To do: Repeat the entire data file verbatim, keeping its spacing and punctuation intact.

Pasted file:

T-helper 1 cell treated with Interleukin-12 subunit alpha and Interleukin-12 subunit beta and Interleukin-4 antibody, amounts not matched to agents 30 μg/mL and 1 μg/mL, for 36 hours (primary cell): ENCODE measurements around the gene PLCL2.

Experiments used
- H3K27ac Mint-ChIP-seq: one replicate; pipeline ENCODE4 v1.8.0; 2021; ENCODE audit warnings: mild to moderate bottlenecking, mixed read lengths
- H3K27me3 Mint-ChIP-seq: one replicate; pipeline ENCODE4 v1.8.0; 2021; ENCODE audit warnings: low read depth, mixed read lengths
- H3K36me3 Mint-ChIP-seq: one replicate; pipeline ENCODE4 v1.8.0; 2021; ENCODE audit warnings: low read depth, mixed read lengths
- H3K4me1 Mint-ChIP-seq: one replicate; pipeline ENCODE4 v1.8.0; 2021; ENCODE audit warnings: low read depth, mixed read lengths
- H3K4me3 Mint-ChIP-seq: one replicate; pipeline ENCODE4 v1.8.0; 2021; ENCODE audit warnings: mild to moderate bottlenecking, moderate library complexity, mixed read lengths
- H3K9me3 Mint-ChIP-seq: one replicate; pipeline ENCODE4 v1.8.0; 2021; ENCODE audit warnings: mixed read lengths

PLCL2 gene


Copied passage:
T-helper 1 cell treated with Interleukin-12 subunit alpha and Interleukin-12 subunit beta and Interleukin-4 antibody, amounts not matched to agents 30 μg/mL and 1 μg/mL, for 36 hours (primary cell): ENCODE measurements around the gene PLCL2.

Experiments used
- H3K27ac Mint-ChIP-seq: one replicate; pipeline ENCODE4 v1.8.0; 2021; ENCODE audit warnings: mild to moderate bottlenecking, mixed read lengths
- H3K27me3 Mint-ChIP-seq: one replicate; pipeline ENCODE4 v1.8.0; 2021; ENCODE audit warnings: low read depth, mixed read lengths
- H3K36me3 Mint-ChIP-seq: one replicate; pipeline ENCODE4 v1.8.0; 2021; ENCODE audit warnings: low read depth, mixed read lengths
- H3K4me1 Mint-ChIP-seq: one replicate; pipeline ENCODE4 v1.8.0; 2021; ENCODE audit warnings: low read depth, mixed read lengths
- H3K4me3 Mint-ChIP-seq: one replicate; pipeline ENCODE4 v1.8.0; 2021; ENCODE audit warnings: mild to moderate bottlenecking, moderate library complexity, mixed read lengths
- H3K9me3 Mint-ChIP-seq: one replicate; pipeline ENCODE4 v1.8.0; 2021; ENCODE audit warnings: mixed read lengths

PLCL2 gene